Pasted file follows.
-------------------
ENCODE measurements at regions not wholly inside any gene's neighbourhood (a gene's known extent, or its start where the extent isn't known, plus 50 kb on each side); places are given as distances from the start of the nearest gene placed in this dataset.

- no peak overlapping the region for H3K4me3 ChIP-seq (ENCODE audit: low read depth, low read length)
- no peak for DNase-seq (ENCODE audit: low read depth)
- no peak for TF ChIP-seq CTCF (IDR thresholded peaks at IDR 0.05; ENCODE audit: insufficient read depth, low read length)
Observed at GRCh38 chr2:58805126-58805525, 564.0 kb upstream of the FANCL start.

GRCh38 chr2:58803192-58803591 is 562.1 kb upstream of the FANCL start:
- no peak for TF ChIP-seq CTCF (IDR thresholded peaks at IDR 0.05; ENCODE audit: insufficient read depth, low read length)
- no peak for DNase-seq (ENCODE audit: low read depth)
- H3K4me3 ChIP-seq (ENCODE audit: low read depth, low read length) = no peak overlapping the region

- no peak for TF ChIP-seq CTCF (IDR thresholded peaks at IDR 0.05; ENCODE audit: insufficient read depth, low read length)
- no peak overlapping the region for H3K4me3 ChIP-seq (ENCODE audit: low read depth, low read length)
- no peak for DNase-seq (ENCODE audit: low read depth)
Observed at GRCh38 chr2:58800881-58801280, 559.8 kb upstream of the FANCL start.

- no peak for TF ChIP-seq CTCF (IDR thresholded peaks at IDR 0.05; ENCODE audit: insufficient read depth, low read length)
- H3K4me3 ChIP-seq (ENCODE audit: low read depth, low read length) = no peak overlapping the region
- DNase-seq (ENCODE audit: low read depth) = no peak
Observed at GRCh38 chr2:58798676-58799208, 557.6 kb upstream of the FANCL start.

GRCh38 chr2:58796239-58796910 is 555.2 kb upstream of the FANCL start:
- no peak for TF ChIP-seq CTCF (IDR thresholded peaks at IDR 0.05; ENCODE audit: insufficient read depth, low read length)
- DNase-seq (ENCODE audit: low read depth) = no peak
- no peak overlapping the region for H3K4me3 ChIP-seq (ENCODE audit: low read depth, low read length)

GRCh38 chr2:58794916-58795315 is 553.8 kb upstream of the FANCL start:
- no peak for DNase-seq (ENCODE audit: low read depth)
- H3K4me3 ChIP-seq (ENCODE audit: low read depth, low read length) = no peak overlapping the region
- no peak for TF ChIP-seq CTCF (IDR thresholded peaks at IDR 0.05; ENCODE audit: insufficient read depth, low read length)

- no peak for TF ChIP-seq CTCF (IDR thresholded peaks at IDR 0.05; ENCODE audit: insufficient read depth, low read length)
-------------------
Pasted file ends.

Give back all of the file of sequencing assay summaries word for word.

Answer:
ENCODE measurements at regions not wholly inside any gene's neighbourhood (a gene's known extent, or its start where the extent isn't known, plus 50 kb on each side); places are given as distances from the start of the nearest gene placed in this dataset.

- no peak overlapping the region for H3K4me3 ChIP-seq (ENCODE audit: low read depth, low read length)
- no peak for DNase-seq (ENCODE audit: low read depth)
- no peak for TF ChIP-seq CTCF (IDR thresholded peaks at IDR 0.05; ENCODE audit: insufficient read depth, low read length)
Observed at GRCh38 chr2:58805126-58805525, 564.0 kb upstream of the FANCL start.

GRCh38 chr2:58803192-58803591 is 562.1 kb upstream of the FANCL start:
- no peak for TF ChIP-seq CTCF (IDR thresholded peaks at IDR 0.05; ENCODE audit: insufficient read depth, low read length)
- no peak for DNase-seq (ENCODE audit: low read depth)
- H3K4me3 ChIP-seq (ENCODE audit: low read depth, low read length) = no peak overlapping the region

- no peak for TF ChIP-seq CTCF (IDR thresholded peaks at IDR 0.05; ENCODE audit: insufficient read depth, low read length)
- no peak overlapping the region for H3K4me3 ChIP-seq (ENCODE audit: low read depth, low read length)
- no peak for DNase-seq (ENCODE audit: low read depth)
Observed at GRCh38 chr2:58800881-58801280, 559.8 kb upstream of the FANCL start.

- no peak for TF ChIP-seq CTCF (IDR thresholded peaks at IDR 0.05; ENCODE audit: insufficient read depth, low read length)
- H3K4me3 ChIP-seq (ENCODE audit: low read depth, low read length) = no peak overlapping the region
- DNase-seq (ENCODE audit: low read depth) = no peak
Observed at GRCh38 chr2:58798676-58799208, 557.6 kb upstream of the FANCL start.

GRCh38 chr2:58796239-58796910 is 555.2 kb upstream of the FANCL start:
- no peak for TF ChIP-seq CTCF (IDR thresholded peaks at IDR 0.05; ENCODE audit: insufficient read depth, low read length)
- DNase-seq (ENCODE audit: low read depth) = no peak
- no peak overlapping the region for H3K4me3 ChIP-seq (ENCODE audit: low read depth, low read length)

GRCh38 chr2:58794916-58795315 is 553.8 kb upstream of the FANCL start:
- no peak for DNase-seq (ENCODE audit: low read depth)
- H3K4me3 ChIP-seq (ENCODE audit: low read depth, low read length) = no peak overlapping the region
- no peak for TF ChIP-seq CTCF (IDR thresholded peaks at IDR 0.05; ENCODE audit: insufficient read depth, low read length)

- no peak for TF ChIP-seq CTCF (IDR thresholded peaks at IDR 0.05; ENCODE audit: insufficient read depth, low read length)